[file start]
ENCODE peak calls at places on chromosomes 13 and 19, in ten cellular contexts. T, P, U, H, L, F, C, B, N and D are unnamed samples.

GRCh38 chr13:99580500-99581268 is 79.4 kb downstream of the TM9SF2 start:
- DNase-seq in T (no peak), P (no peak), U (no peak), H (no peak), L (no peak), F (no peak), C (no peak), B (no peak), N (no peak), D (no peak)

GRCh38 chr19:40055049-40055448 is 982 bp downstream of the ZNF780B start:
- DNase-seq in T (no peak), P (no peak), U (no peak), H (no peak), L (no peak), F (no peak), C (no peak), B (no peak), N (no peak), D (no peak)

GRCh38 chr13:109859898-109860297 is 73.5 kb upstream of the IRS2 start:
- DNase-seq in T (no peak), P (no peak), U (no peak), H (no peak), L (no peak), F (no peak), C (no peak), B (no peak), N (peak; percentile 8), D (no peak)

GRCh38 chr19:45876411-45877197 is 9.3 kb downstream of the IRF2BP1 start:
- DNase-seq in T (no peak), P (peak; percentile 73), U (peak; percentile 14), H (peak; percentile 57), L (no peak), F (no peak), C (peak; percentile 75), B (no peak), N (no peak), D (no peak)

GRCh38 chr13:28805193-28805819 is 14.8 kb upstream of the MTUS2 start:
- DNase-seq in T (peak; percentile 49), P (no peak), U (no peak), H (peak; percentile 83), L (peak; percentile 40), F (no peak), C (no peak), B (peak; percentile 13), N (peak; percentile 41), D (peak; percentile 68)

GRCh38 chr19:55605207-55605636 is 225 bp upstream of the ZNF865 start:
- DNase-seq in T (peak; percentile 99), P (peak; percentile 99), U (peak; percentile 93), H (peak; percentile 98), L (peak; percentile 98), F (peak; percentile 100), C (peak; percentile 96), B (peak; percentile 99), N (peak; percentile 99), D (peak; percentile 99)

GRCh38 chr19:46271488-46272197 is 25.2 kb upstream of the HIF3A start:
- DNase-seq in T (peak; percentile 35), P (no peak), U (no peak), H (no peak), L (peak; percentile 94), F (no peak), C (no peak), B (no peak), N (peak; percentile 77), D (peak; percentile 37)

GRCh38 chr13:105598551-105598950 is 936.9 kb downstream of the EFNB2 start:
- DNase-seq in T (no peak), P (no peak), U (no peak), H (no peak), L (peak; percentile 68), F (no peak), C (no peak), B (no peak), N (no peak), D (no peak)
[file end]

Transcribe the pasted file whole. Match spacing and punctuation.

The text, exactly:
ENCODE peak calls at places on chromosomes 13 and 19, in ten cellular contexts. T, P, U, H, L, F, C, B, N and D are unnamed samples.

GRCh38 chr13:99580500-99581268 is 79.4 kb downstream of the TM9SF2 start:
- DNase-seq in T (no peak), P (no peak), U (no peak), H (no peak), L (no peak), F (no peak), C (no peak), B (no peak), N (no peak), D (no peak)

GRCh38 chr19:40055049-40055448 is 982 bp downstream of the ZNF780B start:
- DNase-seq in T (no peak), P (no peak), U (no peak), H (no peak), L (no peak), F (no peak), C (no peak), B (no peak), N (no peak), D (no peak)

GRCh38 chr13:109859898-109860297 is 73.5 kb upstream of the IRS2 start:
- DNase-seq in T (no peak), P (no peak), U (no peak), H (no peak), L (no peak), F (no peak), C (no peak), B (no peak), N (peak; percentile 8), D (no peak)

GRCh38 chr19:45876411-45877197 is 9.3 kb downstream of the IRF2BP1 start:
- DNase-seq in T (no peak), P (peak; percentile 73), U (peak; percentile 14), H (peak; percentile 57), L (no peak), F (no peak), C (peak; percentile 75), B (no peak), N (no peak), D (no peak)

GRCh38 chr13:28805193-28805819 is 14.8 kb upstream of the MTUS2 start:
- DNase-seq in T (peak; percentile 49), P (no peak), U (no peak), H (peak; percentile 83), L (peak; percentile 40), F (no peak), C (no peak), B (peak; percentile 13), N (peak; percentile 41), D (peak; percentile 68)

GRCh38 chr19:55605207-55605636 is 225 bp upstream of the ZNF865 start:
- DNase-seq in T (peak; percentile 99), P (peak; percentile 99), U (peak; percentile 93), H (peak; percentile 98), L (peak; percentile 98), F (peak; percentile 100), C (peak; percentile 96), B (peak; percentile 99), N (peak; percentile 99), D (peak; percentile 99)

GRCh38 chr19:46271488-46272197 is 25.2 kb upstream of the HIF3A start:
- DNase-seq in T (peak; percentile 35), P (no peak), U (no peak), H (no peak), L (peak; percentile 94), F (no peak), C (no peak), B (no peak), N (peak; percentile 77), D (peak; percentile 37)

GRCh38 chr13:105598551-105598950 is 936.9 kb downstream of the EFNB2 start:
- DNase-seq in T (no peak), P (no peak), U (no peak), H (no peak), L (peak; percentile 68), F (no peak), C (no peak), B (no peak), N (no peak), D (no peak)